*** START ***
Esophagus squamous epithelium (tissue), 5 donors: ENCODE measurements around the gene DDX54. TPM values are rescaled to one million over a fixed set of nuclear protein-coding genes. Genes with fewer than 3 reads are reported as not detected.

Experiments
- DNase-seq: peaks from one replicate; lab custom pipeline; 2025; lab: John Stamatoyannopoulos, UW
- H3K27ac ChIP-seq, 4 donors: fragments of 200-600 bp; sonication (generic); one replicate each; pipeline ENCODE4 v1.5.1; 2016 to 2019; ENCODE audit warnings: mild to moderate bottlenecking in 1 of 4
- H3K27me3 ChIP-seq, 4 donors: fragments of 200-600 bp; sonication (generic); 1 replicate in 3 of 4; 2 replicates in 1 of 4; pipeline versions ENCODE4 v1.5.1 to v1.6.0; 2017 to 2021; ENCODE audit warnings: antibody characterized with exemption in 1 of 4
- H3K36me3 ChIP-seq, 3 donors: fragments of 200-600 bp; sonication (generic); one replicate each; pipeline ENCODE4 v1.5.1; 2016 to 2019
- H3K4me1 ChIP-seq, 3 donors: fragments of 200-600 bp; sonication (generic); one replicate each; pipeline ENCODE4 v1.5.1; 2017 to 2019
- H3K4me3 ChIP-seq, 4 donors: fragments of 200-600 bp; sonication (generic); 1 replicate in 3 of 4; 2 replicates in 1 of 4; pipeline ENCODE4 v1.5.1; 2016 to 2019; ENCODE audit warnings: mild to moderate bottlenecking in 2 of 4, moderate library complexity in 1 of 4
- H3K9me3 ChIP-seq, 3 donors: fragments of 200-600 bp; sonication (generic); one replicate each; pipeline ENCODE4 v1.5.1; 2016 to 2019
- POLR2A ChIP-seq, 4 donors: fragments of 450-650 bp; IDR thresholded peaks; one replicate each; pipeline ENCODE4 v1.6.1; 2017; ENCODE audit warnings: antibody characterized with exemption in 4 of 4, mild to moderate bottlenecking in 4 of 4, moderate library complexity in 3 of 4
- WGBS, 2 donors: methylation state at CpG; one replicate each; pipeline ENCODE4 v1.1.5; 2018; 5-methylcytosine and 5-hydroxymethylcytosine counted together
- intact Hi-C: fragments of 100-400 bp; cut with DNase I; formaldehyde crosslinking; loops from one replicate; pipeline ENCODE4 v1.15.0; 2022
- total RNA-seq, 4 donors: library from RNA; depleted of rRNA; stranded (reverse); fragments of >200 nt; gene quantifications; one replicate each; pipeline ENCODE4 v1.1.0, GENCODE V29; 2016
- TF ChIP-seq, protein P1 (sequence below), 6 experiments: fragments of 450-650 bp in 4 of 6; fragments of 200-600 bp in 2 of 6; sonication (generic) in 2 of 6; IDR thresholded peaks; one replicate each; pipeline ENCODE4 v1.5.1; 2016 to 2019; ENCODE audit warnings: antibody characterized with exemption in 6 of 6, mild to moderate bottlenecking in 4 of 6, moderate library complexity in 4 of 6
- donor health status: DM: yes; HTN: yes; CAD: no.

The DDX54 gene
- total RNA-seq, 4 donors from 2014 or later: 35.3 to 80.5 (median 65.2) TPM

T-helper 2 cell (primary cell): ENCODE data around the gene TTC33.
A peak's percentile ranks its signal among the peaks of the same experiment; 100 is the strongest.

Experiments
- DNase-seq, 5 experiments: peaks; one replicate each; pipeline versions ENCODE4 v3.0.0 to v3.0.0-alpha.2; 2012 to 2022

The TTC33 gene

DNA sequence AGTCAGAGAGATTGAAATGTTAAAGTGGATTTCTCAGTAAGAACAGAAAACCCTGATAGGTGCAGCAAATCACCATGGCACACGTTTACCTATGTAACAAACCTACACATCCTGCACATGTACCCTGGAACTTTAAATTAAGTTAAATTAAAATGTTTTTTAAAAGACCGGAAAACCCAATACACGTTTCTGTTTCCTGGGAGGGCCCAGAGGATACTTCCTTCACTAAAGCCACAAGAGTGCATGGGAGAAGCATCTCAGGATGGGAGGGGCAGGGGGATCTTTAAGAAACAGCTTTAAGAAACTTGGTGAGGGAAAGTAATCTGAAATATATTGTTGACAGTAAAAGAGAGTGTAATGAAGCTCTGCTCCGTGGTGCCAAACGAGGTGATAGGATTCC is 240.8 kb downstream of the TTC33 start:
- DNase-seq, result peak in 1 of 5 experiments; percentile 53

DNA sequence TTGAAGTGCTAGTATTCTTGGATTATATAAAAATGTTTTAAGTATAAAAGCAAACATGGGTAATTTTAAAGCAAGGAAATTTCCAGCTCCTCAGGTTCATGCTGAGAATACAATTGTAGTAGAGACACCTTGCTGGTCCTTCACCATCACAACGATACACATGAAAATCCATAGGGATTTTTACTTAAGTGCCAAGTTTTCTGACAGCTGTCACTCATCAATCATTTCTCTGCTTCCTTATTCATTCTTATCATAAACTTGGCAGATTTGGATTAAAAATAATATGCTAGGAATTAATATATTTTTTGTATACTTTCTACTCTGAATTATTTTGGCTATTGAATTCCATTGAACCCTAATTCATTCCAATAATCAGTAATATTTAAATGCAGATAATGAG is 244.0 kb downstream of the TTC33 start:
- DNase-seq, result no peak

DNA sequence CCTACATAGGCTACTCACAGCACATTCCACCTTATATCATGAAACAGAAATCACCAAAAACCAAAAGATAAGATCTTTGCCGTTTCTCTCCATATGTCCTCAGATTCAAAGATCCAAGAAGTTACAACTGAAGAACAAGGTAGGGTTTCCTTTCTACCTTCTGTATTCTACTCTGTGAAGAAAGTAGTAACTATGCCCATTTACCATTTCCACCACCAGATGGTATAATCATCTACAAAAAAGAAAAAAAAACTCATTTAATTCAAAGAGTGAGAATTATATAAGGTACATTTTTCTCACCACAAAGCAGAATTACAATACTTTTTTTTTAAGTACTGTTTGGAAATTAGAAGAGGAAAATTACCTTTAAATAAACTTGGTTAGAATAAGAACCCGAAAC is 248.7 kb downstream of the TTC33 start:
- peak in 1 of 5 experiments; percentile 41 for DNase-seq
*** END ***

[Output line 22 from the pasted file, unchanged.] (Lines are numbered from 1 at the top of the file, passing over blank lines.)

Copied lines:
The TTC33 gene